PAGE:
Yesterday Edge Online put up a new feature celebrating 50 moments in videogames that left your jaw dropping to the floor. Amongst the list were moments from the original Fallout (The Glow), as well as the Dark Brotherhood quest from Oblivion. Here’s what they had to say about the latter:
They come soon after you commit murder against the innocent. Then you have a choice: walk with the virtuous, or stray to the side of The Dark Brotherhood. Those who chose dark over light were rewarded with one of the best storylines in an RPG.
Pretty good list if you ask me…had me reminiscing about some of my favorite gaming moments. Feel free to share some of your favorites in the comments section.
More nuggets from around the web after the break…
Joystiq’s Ross Miller played Fallout 3 while talking with Emil at PAX last weekend. Here’s a snippet of his thoughts on the game:
“The VATS targeting system makes it fun (and addictive) to jump into combat. I tried to stop fighting everyone and just follow the quest portion of the game, but it is very, very hard not to pull that (right) trigger. Luckily, holding X will put your weapon away. Not only does that curtail the killing fever, but it also makes you move faster.”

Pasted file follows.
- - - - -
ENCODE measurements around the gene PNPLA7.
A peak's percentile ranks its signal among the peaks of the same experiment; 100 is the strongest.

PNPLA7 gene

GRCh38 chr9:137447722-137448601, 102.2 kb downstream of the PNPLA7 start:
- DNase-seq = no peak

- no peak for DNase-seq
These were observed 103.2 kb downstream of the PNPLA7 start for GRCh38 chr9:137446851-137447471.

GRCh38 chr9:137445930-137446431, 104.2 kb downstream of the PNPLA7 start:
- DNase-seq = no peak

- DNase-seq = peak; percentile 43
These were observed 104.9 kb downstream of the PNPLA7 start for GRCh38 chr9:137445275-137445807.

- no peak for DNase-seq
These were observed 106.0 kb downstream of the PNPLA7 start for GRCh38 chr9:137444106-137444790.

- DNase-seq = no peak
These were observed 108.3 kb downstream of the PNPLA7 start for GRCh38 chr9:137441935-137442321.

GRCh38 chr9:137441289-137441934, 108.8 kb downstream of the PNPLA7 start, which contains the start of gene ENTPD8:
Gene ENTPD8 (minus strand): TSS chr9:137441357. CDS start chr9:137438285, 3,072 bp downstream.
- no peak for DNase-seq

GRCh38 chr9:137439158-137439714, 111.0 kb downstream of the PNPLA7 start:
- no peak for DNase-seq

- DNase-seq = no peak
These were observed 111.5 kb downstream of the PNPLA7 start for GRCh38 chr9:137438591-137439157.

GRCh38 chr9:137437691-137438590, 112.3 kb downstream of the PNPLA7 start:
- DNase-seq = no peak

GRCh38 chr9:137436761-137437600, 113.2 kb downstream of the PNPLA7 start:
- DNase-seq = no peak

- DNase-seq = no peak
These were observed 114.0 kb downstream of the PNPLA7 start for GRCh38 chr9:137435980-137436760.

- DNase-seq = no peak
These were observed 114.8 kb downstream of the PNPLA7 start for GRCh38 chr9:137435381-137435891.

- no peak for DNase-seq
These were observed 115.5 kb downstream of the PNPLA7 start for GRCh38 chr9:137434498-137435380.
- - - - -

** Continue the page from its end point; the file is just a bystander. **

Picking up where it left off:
Additional PAX hands-on impressions can be found at the following sites:
Elsewhere, there’s a four-page interview with Emil on GamaSutra about the writing in Fallout 3. Here’s a brief sample:
You previously worked on Oblivion, which has more of a standard fantasy backdrop compared to Fallout’s cynical post-apocalyptic world, although your Dark Brotherhood quest in Oblivion has been singled out for its quality of writing. As a writer, how do you approach the change in tone between those games?
Emil Pagliarulo: You just hit it right there. The toughest thing at first — the very first thing I wrote for the game was the Ron Perlman introduction. If there’s one thing you don’t want to screw up, it’s that.
[I was] listening to the original Fallout introduction with Ron Perlman, then trying to emulate that, but do our own thing too — what kind of story do we want to tell with our introduction?
Going from that into writing for the game, the biggest hurdle to overcome was that in Oblivion, it’s not only fantasy, but it’s an empire at the height of its power. The Oblivion Gates are opening up, and hell is breaking loose, but everybody’s pretty well off.
Finally, a belated shout out to Elder Scrolls site, TESNexus. Congrats on your 7th anniversary!